Mark 16:1–2 (NIV): “When the Sabbath was over, Mary Magdalene, Mary the mother of James, and Salome bought spices so that they might go to anoint Jesus’ body. 2 Very early on the first day of the week, just after sunrise, they were on their way to the tomb…”

Luke 24:1 (NIV): “On the first day of the week, very early in the morning, the women took the spices they had prepared and went to the tomb.”

John 20:1 (NIV): “Early on the first day of the week, while it was still dark, Mary Magdalene went to the tomb…”

I believe, though am not sure, that once Christians stopped observing the Jewish Sabbath and instead resting on the Lord's day, it also became natural to consider it the end of their week, instead of the beginning.

Then why does the US, a very young culture compared to Europe, universally consider Sunday the first day of the week? Calling Sunday the seventh day must be a very recent development.

The USA was founded and its culture heavily influenced by very deeply religious Protestants. While by the time of the founding of the USA, Sunday was decently well established as the seventh day in both Catholicism and Orthodoxy, most protestants were Bible originalists.

I believe that they resurrected the practice of considering Sunday as the first day of the week, based on the Old Testament tradition. Just like New Earth Creationism is in fact a relatively recent phenomenon driven by a renewed interest in literal interpretations of the Bible, that had long since been superseded in Catholic scholarship.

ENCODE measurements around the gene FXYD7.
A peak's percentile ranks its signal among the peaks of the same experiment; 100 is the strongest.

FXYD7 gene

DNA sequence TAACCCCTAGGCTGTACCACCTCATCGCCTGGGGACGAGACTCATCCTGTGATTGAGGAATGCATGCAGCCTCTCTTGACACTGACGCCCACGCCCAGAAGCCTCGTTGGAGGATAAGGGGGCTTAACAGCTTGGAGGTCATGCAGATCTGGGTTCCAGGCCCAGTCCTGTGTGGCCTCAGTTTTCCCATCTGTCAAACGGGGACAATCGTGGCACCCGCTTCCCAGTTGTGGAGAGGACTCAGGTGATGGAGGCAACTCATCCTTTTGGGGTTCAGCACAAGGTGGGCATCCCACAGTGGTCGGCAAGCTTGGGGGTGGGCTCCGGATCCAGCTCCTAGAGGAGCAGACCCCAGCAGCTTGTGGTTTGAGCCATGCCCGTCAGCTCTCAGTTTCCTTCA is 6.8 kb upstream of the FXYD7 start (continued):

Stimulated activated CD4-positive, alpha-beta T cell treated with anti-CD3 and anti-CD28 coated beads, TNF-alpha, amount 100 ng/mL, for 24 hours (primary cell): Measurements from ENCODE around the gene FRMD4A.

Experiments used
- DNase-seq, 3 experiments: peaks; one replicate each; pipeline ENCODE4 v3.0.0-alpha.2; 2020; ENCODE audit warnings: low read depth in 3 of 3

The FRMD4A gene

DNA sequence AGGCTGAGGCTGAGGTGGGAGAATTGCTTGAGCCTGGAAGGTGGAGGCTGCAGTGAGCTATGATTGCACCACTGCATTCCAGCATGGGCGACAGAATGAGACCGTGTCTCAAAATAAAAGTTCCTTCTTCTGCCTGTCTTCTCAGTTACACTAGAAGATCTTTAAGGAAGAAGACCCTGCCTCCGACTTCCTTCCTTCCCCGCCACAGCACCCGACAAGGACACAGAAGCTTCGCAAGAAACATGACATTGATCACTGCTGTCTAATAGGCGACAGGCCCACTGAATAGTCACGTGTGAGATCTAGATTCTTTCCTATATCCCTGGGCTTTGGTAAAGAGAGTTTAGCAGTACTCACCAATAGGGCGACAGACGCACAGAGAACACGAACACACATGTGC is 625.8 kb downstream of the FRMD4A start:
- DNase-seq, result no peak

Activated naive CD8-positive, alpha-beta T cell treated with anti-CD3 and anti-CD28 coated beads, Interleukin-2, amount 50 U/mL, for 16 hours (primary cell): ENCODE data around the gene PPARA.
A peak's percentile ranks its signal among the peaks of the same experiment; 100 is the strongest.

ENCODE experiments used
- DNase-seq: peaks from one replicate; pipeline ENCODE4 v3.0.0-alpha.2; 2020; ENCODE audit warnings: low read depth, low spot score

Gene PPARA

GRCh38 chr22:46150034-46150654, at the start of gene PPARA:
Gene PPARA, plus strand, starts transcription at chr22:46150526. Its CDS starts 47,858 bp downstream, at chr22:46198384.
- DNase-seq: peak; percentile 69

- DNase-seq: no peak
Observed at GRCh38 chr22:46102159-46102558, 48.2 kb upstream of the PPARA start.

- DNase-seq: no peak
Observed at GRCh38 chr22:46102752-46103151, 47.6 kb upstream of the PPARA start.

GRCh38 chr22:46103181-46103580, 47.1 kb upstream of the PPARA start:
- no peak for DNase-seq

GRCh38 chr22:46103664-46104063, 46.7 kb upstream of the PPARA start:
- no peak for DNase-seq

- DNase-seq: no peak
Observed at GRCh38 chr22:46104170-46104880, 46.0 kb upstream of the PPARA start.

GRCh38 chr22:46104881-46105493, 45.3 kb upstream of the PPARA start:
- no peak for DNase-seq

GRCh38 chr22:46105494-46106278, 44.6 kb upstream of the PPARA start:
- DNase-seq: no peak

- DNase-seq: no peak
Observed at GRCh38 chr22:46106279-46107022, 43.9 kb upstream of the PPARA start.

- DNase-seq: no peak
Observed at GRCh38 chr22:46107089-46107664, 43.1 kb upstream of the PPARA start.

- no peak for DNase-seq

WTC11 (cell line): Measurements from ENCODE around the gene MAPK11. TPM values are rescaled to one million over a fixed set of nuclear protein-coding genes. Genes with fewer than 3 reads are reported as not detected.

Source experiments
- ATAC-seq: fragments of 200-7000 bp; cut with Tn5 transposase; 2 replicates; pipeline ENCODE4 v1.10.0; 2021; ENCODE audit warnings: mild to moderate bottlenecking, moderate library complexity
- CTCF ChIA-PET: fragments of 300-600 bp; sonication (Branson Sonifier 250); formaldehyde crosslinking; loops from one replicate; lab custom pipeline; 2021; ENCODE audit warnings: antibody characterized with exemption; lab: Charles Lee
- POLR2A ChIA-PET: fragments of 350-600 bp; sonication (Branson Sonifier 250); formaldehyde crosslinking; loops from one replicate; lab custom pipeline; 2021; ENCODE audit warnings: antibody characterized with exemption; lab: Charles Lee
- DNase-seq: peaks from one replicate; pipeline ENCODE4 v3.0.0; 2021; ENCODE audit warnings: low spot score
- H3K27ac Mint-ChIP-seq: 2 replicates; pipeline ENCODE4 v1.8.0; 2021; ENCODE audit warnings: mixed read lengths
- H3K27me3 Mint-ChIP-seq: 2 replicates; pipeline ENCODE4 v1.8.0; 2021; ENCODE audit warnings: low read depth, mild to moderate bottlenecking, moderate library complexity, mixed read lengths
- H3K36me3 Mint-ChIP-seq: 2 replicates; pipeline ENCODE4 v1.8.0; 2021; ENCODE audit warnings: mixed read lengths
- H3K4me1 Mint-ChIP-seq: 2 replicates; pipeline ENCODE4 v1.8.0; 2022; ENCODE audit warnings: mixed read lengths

Actually Orthodoxy is arguably more inclined to treat Sunday as the first day of the week as witnessed by the Greek language.

There are also several patristic writings that conceptualise Sunday as the eighth day of creation, i.e. the resurrection perfecting and completing creation (this also suggests that literal seven day creation wasn’t taken that… er… literally back in the day).

Well, in Polish, Monday is poniedziałek, which means "after Sunday" (Sunday is "niedziela") and not "start of the week" and it looks analogous in Russian...

That sounds quite sensible. From memory, our (en_GB) weekdays are named like this:

Monday -> Moon day

Tuesday -> Tiw's day (Norse)

Wednesday -> Woden's day (Norse - Odin - chief god, one eye, two ravens)

Thursday -> Thor's day (Norse - god with a massive hammer) Friday -> Freya's day (Norse, rode a chariot drawn by cats)

Saturday -> Saturn's day (Roman, also: Saturnalia is the winter festival that eventually became Christmas)

Sunday -> Sun day

> That sounds quite sensible. From memory, our (en_GB) weekdays are named like this:

Spanish and English follow a similar day naming convention.